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Bush Administration Fails to Challenge Court Ruling on Legality of Hemp Products

Posted on October 30, 2004

Washington, DC — Time has run out for the Bush administration to appeal a court ruling earlier this year protecting the sale and consumption of hemp food and cosmetic products in the United States.

The Ninth Circuit Court of Appeals ruled on February 6, 2004 in the case of the Hemp Industries Association v. the Drug Enforcement Administration that the agency ignored the exemption in the Controlled Substances Act that excludes hemp fiber, seed and oil from control.

“They cannot regulate naturally occurring THC not contained within or derived from marijuana,” the three judge panel ruled, noting that it is not possible to get high from products with only trace amounts of the psychoactive chemical.

THC, tetrahydrocannabinol, is the psychoactive ingredient in marijuana, but sterilized hemp seed and oil are exempted from the Controlled Substances Act under the statutory definition of marijuana.

On October 9, 2001 the Drug Enforcement Administration (DEA) issued an Interpretive Rule banning any edible item containing hemp seed or oil that contains “any THC.”

The DEA confiscated truckloads of hemp seed imported from Canada and prosecuted the Hemp Industries Association on the grounds that industrial hemp varieties of cannabis contain trace amounts of THC, the psychoactive ingredient in marijuana.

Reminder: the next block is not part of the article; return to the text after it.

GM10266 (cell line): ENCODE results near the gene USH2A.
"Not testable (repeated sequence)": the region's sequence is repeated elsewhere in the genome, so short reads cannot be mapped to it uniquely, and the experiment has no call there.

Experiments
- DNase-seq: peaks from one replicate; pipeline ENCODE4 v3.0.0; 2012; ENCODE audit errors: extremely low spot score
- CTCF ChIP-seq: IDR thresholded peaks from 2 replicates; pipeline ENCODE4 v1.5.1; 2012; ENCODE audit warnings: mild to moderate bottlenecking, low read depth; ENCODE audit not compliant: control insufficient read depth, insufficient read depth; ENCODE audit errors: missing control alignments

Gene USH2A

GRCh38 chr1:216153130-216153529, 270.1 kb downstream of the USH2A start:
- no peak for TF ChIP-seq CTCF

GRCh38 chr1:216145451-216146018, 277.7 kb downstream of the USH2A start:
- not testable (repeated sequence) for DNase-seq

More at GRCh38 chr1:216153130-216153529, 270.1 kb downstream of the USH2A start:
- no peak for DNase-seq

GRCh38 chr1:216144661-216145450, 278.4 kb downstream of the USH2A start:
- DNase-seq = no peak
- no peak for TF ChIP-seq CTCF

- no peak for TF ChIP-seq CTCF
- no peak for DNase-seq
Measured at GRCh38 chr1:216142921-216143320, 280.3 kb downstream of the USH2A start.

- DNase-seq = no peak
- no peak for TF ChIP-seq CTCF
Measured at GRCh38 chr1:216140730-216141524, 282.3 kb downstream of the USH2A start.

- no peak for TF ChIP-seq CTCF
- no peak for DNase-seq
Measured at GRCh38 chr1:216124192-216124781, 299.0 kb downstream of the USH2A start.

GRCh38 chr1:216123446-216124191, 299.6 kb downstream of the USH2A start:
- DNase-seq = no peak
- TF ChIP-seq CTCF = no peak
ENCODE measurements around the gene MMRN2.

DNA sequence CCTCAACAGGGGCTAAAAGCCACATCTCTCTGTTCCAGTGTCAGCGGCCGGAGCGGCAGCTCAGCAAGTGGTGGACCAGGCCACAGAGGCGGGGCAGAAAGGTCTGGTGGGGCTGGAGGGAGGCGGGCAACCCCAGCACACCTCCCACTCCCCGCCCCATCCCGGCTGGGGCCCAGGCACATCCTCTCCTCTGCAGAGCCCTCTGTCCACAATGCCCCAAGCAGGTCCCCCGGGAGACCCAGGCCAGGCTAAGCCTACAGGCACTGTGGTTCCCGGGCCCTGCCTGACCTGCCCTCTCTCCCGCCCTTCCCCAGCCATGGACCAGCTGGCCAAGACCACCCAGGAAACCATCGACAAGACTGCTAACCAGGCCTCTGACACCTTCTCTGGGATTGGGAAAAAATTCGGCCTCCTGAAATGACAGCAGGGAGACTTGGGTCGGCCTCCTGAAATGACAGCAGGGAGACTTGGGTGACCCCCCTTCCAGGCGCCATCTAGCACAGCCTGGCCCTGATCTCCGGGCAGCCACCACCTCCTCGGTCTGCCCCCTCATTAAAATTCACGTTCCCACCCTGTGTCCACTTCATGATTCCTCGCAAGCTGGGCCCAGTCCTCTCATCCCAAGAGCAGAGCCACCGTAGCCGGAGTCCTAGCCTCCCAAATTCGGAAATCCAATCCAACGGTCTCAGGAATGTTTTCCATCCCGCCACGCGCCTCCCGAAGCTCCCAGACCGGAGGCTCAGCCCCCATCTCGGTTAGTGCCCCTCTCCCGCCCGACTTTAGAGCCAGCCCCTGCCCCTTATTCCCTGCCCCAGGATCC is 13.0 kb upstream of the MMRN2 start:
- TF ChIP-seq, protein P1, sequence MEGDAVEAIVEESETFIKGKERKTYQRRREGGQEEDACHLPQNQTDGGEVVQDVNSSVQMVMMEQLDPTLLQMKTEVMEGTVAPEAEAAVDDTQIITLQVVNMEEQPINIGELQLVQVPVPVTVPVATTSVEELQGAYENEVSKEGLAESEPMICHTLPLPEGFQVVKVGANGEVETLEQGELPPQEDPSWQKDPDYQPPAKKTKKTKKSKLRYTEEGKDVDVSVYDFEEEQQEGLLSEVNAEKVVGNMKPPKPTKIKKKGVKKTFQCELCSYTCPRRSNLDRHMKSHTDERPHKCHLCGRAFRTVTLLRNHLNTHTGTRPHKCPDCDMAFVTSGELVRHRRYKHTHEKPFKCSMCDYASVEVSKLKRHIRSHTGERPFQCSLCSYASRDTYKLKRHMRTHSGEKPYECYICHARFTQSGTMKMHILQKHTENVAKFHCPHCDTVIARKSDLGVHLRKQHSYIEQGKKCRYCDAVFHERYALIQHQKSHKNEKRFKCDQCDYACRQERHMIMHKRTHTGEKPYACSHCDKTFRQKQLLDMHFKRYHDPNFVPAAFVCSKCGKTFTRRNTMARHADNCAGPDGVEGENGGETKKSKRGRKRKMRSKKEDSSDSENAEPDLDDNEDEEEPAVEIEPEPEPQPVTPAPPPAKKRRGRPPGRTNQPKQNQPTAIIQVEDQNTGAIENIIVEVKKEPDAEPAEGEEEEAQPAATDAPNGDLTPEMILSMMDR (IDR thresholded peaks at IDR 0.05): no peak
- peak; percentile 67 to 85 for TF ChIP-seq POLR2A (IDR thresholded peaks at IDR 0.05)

The administration’s allotted time to appeal the Ninth Circuit ruling to the Supreme Court expired earlier this week. “The mandate of the Ninth Circuit is final and their decision will now be the law of the land,” said Joseph Sandler, lead attorney for the Hemp Industries Association.

“Removing the cloud the DEA put into the marketplace will spur a dramatic surge in the supply and consumption of healthy omega-3 rich hemp seed in America,” says David Bronner, chair of the HIA’s Food and Oil Committee and president of Alpsnack / Dr. Bronner’s Magic Soaps. “This is a huge victory for the hemp industry.”

“More and more health foods containing omega-3 rich hemp nut and oil will be appearing on store shelves since the legal status is no longer an issue,” said Alexis Baden-Mayer, director of government affairs for Vote Hemp.

“Americans are looking for healthy alternative sources of omega-3 to supplement their diets due to concerns regarding trace mercury in fish and fish oil supplements,” said Baden-Mayer.

Currently, the U.S. marketplace is supplied by hemp seed grown and processed in Canada and Europe, but Baden-Mayer said the Hemp Industries Association will lobby Congress to again allow American farmers to grow industrial hemp and “participate in this lucrative growth market.”

U.S. hemp food companies voluntarily observe reasonable THC limits similar to those adopted by European nations and Canada. These limits protect consumers with a wide margin of safety from workplace drug testing interference.

The United States granted the first hemp permit in over 40 years to Hawaii for an experimental quarter acre plot in 1999. The license has been renewed since. Twenty-two states have introduced legislation to permit the cultivation of industrial hemp. Vermont, Hawaii, North Dakota, Montana, Minnesota, Illinois Virginia, New Mexico, California, Arkansas, Kentucky, Maryland and West Virginia have passed legislation for support, research, or cultivation. The National Conference of State Legislators has endorsed industrial hemp.

Copyright © 2004, Environment News Service. All rights reserved.

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